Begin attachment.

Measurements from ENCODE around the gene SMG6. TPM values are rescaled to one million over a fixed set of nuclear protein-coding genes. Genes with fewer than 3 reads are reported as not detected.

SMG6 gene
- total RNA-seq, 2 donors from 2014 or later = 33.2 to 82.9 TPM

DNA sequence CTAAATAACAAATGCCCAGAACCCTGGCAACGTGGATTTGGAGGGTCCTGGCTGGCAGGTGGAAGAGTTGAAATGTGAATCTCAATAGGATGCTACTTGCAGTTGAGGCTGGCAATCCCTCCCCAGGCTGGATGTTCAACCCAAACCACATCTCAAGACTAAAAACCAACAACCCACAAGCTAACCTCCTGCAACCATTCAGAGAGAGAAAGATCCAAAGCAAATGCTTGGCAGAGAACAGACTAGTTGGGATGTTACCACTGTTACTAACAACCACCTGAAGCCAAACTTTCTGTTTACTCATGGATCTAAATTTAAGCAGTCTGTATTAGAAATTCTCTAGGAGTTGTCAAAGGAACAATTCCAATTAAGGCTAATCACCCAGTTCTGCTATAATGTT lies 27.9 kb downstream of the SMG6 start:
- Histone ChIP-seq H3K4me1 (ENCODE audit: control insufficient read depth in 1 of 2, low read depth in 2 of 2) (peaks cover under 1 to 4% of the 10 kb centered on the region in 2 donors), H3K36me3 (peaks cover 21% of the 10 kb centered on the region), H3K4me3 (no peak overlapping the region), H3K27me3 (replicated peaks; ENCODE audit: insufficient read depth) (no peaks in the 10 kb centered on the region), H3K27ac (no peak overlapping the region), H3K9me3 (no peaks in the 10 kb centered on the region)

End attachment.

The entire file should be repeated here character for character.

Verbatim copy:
Measurements from ENCODE around the gene SMG6. TPM values are rescaled to one million over a fixed set of nuclear protein-coding genes. Genes with fewer than 3 reads are reported as not detected.

SMG6 gene
- total RNA-seq, 2 donors from 2014 or later = 33.2 to 82.9 TPM

DNA sequence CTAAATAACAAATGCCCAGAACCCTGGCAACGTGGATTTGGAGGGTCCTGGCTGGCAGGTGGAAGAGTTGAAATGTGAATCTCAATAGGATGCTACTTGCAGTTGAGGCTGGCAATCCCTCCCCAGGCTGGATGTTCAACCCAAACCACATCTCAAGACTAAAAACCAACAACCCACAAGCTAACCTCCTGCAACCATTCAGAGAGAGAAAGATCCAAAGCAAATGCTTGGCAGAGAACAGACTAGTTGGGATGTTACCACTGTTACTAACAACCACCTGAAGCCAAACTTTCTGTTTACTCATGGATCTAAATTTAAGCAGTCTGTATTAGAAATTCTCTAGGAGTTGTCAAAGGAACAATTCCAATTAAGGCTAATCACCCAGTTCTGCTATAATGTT lies 27.9 kb downstream of the SMG6 start:
- Histone ChIP-seq H3K4me1 (ENCODE audit: control insufficient read depth in 1 of 2, low read depth in 2 of 2) (peaks cover under 1 to 4% of the 10 kb centered on the region in 2 donors), H3K36me3 (peaks cover 21% of the 10 kb centered on the region), H3K4me3 (no peak overlapping the region), H3K27me3 (replicated peaks; ENCODE audit: insufficient read depth) (no peaks in the 10 kb centered on the region), H3K27ac (no peak overlapping the region), H3K9me3 (no peaks in the 10 kb centered on the region)